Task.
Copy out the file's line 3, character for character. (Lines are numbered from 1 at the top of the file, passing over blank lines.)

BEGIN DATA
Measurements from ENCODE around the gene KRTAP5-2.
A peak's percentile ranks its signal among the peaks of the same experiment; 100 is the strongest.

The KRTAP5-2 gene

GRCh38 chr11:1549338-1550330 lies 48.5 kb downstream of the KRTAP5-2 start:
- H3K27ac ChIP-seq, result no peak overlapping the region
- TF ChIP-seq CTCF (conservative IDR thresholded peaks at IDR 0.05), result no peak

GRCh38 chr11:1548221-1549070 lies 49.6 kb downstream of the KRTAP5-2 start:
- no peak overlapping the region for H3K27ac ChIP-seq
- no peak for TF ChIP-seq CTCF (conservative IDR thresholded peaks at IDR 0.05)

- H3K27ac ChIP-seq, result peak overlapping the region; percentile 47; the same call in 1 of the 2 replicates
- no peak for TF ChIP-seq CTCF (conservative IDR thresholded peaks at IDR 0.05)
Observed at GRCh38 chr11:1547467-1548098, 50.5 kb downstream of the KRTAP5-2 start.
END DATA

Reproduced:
The KRTAP5-2 gene